Jonathan Butterell: I am an advocate of that Fred Astaire quote—you want to see the whole body move through space—and I understand and agree with that. This was different, though. This took the influence of pop video, using editing as a tool within that, and it wasn’t always just about the choreography, though that was a big part of it; it was what was exploding out of Jamie’s imagination. And a lot of it was, in essence, his point of view of what that fantasy might be. The dance element essentially comes from the street. Kate Prince, our choreographer, and her company bring young people from the street into the dance world. [In terms of] the music of the film and the choreographic language of the film, I wanted the working-class audience to recognize it immediately and feel it. It’s their music; it comes out of their radios and young people’s phones. “This Was Me” is reflective of the period and the time, and even “He’s My Boy” is, in terms of being a classic ballad. In my head I was hearing Dusty Springfield singing. It felt in that world, not in the musical theater world. And I’ve lived in musical theatre for 25 years, so I’m not being pejorative about my work!

    Gary M. Kramer: The Loco Chanel number, “This Is Me,” where you take us back through gay history via videocassette, is particularly impressive. Can you talk about how you conceived this sequence in particular?

    Jonathan Butterell: I felt it essential for “This Was Me” to tell that story in this time and in this context. It is new for the film. I was on those streets, I walked that walk, and went on those marches when Clause 28 essentially criminalized the promotion of homosexuality. “This is Me” feels like a club anthem, and the perfect person to sing that club anthem was Holly Johnson. I felt that, for those people who were there at the time, it would take them back to that time. The story is told from the perspective of Hugo’s lover, who is holding the camera. He’s not conscious of being a chronicler; he’s just watching his lover. I wanted it to be very personal. Of course, it has a polemic nature, but I didn’t want it to feel polemic or that we were being preached at. We were in the life and story of this man and his love.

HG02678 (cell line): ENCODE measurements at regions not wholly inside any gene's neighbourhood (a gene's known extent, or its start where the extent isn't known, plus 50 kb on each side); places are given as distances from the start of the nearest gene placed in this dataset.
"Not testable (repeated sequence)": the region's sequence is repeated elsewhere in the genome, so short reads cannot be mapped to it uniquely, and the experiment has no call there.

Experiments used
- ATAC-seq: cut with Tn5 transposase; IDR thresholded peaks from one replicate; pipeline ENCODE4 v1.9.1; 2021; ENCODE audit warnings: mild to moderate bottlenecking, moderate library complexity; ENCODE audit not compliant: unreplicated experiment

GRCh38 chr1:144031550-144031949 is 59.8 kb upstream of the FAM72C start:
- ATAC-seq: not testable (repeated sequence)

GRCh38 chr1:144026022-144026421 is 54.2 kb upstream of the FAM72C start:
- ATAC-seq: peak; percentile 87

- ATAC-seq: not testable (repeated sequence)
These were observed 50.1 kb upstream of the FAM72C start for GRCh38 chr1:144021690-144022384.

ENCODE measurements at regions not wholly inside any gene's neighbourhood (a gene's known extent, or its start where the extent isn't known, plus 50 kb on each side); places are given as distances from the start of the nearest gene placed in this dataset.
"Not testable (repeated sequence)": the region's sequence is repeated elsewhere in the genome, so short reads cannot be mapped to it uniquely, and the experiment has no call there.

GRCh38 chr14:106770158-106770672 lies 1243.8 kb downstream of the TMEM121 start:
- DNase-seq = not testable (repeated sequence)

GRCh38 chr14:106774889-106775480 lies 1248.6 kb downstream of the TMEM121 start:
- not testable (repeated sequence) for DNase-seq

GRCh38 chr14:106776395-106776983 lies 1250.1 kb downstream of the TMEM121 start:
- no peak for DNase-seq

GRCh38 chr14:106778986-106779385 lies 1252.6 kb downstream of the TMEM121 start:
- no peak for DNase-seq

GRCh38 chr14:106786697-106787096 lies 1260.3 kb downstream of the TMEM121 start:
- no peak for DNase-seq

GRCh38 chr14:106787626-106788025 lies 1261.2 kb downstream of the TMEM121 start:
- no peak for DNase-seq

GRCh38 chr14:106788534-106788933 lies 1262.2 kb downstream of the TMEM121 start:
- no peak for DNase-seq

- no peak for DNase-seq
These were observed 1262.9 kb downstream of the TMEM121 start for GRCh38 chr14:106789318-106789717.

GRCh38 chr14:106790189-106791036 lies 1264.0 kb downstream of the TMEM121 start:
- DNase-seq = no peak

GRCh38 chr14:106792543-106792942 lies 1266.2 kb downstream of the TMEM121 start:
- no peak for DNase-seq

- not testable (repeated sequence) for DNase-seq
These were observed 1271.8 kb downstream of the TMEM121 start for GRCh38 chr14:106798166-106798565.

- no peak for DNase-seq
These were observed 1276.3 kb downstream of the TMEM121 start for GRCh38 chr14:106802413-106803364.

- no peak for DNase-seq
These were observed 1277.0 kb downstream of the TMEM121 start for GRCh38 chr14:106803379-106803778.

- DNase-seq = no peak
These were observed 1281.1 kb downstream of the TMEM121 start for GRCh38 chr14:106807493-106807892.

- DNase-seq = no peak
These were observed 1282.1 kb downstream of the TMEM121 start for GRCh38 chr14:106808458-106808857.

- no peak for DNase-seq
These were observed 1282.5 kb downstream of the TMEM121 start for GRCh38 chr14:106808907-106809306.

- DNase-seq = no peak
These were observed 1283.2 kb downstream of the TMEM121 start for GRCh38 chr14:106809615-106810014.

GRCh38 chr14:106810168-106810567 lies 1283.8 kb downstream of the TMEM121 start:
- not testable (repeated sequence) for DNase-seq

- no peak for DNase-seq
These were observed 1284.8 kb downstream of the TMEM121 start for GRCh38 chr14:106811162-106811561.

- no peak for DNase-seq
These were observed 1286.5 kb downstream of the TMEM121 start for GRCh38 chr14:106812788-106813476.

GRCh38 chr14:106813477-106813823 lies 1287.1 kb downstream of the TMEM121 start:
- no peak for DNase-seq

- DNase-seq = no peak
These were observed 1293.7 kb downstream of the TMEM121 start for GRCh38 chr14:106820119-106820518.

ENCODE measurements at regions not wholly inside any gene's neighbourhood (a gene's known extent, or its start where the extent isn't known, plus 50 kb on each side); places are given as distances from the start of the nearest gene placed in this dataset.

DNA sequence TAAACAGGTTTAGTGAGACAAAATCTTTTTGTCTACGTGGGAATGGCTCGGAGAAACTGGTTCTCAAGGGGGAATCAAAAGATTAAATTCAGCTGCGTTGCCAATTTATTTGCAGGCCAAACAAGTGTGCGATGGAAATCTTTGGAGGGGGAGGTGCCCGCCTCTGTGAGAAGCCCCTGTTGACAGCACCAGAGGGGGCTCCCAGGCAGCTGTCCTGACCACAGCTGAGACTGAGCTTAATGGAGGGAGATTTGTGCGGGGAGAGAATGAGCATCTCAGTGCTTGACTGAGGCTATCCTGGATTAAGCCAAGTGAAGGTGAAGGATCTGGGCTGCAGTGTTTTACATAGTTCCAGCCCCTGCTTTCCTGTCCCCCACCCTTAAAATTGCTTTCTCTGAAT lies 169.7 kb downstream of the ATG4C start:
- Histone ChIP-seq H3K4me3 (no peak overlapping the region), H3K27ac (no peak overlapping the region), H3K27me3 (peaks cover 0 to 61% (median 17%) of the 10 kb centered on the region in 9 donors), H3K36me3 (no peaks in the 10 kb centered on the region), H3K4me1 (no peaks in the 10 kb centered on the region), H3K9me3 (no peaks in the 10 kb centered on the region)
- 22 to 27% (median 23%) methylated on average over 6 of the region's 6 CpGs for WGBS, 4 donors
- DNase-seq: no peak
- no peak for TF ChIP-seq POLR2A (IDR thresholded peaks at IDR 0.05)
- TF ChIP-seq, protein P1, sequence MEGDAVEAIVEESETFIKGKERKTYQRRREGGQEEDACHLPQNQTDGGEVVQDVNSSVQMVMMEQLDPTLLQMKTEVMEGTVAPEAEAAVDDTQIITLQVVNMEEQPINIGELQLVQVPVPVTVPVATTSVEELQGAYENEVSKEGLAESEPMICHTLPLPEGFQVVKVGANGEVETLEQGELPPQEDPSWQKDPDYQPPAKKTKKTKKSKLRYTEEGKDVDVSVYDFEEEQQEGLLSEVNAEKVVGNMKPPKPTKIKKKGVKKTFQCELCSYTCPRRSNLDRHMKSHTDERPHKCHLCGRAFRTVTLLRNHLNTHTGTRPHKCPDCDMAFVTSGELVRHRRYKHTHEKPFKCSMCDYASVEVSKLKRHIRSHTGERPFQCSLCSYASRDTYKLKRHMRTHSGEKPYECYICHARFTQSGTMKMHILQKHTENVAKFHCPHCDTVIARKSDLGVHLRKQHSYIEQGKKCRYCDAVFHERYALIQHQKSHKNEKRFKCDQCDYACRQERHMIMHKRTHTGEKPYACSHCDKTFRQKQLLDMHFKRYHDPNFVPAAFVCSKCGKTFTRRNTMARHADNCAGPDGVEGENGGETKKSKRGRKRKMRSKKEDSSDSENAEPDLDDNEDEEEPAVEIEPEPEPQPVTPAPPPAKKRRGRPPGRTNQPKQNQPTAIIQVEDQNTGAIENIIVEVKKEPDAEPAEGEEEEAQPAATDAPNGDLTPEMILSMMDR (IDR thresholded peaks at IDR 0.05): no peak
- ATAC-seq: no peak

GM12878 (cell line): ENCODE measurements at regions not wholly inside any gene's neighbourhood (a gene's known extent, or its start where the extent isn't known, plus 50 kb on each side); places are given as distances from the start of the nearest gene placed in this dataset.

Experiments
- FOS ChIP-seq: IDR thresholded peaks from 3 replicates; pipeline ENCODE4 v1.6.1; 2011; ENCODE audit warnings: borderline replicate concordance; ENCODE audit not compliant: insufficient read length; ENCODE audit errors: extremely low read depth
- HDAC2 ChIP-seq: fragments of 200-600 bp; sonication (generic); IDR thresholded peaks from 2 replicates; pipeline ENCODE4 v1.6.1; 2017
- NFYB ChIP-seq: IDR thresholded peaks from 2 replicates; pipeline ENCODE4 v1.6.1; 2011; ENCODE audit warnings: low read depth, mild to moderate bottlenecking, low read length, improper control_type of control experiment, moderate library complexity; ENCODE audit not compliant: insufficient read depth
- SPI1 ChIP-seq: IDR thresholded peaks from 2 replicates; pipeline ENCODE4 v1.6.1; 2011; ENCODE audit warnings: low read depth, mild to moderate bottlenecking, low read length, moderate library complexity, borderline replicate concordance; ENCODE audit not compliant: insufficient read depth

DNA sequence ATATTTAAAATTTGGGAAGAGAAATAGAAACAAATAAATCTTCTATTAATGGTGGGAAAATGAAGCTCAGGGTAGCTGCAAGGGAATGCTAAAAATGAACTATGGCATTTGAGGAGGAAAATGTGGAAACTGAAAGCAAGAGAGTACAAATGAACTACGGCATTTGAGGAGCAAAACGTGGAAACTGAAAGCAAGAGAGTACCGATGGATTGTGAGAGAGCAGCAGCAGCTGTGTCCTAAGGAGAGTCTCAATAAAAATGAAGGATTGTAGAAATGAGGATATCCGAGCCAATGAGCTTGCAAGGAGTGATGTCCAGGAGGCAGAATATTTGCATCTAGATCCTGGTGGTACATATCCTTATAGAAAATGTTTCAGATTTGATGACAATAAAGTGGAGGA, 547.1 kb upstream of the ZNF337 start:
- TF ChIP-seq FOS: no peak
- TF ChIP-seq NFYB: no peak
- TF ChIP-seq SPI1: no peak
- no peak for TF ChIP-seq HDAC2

Gary M. Kramer: The filmcan help empower LGBTQ youth. What observations do you have about the film’s depiction of shame, belonging, disruption, and inspiration? It’s about rule-breaking and finding your inner warrior queen!

    Jonathan Butterell: An effeminate young man is portrayed here as the hero, and, in a sense, not just the hero, but as the everyperson. It’s so often that men in stories get to represent the everyman, but women don’t get to do that. So, I wanted this young, unashamed, effeminate young man to represent us all—not just who he is, but all of us. We all deserve to take up space in the world, safely. Every human deserves to have their joy up front in center.

    © 2021 Gary M. Kramer

    Gary M. Kramer is the author of “Independent Queer Cinema: Reviews and Interviews,” and the co-editor of “Directory of World Cinema: Argentina.” Follow him on Twitter @garymkramer

    Published on September 9, 2021